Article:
Kimberly Sena Moore Ph.D.

Your Musical Self

Is Music Training ONLY For Our Children?

Learning an instrument isn't just for youngsters

Posted Aug 30, 2010

Last month, Dr. William Klemm (a fellow PT blogger) published an article that beautifully summarized recent research on music training and brain development (Click here to read his article).

Dr. Klemm's major points include:

  • Music training benefits not just auditory processing skills, but speech, language, and emotional areas as well.
  • Musicians are better able to remember information from conversations and can learn new languages more easily because of our enhanced auditory processing abilities.
  • Music training challenges our working memory load, which potentially raises our IQ (relative to if we weren't musicians)
  • Several studies have hinted that music training in children may improve their auditory, motor, and reading abilities. This is especially true if training begins before age 7.

And--this is my favorite--Dr. Klemm quotes Northwestern neuroscientist Nina Kraus as saying "music training does for (the) brain what exercise does for body fitness." (Kind of fits with my suggestion that music therapists are like personal trainers, doesn't it?)

Dr. Klemm's article supported the importance of music education for our children. And I agree whole-heartedly--I strongly feel that one of the best things we can do for our children's brains and their development is to teach them music.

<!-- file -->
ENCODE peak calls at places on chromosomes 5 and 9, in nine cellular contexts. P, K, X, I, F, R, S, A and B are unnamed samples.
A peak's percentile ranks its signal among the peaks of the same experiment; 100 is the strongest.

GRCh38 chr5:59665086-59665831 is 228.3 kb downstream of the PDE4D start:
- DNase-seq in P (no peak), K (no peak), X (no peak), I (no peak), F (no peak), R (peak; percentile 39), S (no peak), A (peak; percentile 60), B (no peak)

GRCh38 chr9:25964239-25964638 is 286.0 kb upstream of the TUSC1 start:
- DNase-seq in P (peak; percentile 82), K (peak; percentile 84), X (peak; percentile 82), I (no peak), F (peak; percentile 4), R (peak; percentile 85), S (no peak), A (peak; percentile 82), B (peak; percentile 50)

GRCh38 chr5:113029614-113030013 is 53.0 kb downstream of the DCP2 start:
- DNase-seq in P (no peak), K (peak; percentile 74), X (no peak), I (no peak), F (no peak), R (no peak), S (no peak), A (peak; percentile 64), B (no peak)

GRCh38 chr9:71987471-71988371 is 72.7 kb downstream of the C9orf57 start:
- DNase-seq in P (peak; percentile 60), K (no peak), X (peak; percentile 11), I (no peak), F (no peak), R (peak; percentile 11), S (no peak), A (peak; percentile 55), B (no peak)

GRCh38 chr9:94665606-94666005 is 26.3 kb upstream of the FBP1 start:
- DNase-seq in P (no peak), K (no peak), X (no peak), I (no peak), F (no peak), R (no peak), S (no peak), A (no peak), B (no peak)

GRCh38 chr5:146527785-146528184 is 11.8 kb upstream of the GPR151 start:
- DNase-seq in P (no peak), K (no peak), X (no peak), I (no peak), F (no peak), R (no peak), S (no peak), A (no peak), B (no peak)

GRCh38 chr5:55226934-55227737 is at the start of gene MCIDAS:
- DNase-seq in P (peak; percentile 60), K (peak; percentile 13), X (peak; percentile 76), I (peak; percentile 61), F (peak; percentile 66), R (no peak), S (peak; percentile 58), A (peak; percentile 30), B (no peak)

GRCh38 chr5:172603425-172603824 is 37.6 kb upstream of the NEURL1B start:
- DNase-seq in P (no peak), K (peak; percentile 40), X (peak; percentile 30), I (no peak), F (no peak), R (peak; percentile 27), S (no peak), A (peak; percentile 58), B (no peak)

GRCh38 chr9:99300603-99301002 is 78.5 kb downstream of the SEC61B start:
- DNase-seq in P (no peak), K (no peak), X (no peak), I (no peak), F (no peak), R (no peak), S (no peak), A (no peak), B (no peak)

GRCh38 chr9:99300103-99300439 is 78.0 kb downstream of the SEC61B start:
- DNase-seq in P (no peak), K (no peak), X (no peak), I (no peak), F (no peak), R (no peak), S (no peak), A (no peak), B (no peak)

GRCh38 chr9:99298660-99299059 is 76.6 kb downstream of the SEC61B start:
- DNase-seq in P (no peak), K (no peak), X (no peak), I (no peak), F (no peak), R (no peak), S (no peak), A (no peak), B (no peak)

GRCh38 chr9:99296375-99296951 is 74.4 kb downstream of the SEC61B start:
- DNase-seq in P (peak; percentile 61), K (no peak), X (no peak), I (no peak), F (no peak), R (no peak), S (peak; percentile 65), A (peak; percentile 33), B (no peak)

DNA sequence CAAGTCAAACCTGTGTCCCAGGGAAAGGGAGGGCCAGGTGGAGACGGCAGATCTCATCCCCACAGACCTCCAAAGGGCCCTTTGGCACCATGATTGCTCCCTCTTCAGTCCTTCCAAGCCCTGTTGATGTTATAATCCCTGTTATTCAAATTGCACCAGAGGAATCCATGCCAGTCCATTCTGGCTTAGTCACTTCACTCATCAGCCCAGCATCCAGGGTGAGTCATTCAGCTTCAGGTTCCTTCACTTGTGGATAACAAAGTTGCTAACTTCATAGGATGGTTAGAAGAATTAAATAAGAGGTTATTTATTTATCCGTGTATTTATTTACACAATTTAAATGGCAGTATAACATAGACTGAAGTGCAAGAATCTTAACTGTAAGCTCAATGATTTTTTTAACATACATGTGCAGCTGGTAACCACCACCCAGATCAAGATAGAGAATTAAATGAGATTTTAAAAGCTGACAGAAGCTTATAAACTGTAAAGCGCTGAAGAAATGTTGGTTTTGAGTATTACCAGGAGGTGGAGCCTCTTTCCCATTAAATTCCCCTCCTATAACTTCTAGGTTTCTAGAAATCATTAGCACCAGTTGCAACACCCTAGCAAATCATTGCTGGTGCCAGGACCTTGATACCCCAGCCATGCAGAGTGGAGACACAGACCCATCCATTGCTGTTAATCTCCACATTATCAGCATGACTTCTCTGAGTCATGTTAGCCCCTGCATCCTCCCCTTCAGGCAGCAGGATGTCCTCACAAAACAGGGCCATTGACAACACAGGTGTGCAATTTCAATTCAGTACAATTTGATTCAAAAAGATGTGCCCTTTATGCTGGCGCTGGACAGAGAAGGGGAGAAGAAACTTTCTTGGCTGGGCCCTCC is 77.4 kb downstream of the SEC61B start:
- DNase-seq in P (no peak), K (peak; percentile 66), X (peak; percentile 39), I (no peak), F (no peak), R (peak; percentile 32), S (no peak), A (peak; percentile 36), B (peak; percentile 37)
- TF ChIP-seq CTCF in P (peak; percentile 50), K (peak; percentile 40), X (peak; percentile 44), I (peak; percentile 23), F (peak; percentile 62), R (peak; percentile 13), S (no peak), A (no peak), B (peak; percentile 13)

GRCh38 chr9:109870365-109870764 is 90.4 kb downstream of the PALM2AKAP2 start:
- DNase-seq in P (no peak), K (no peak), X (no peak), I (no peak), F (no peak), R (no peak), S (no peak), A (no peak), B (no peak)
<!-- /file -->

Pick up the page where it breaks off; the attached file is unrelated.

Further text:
But something's missing. Music training isn't just for our children. In fact, music can play an immensely important role for adults, too.

One of the best ways to keep your mind young and engaged is to challenge your working memory skills. And what's a good way to do that? Learn a new skill.

Like playing an instrument.

Sure, you likey won't fulfill your childhood dream of becoming a concert pianist, but there are a multitude of other benefits. You can:

  • improve your fine motor control and dexterity
  • increase your gross motor range-of-motion and strength
  • challenge (and improve) your working memory capabilities
  • increase the number of opportunities for social involvement (e.g. church choir, community ensembles)
  • keep your auditory processing (and your "ears") sharp 
  • increase your cardiovascular health (if playing a wind instrument)

Thus, learning an instrument doesn't solely benefit the youngsters in our society. It can benefit out elders, too.

Follow me on Twitter @KimberlySMoore for daily updates on the latest research and articles related to music, music therapy, and music and the brain. I invite you also to check out my website,, for additional information, resources, and strategies.

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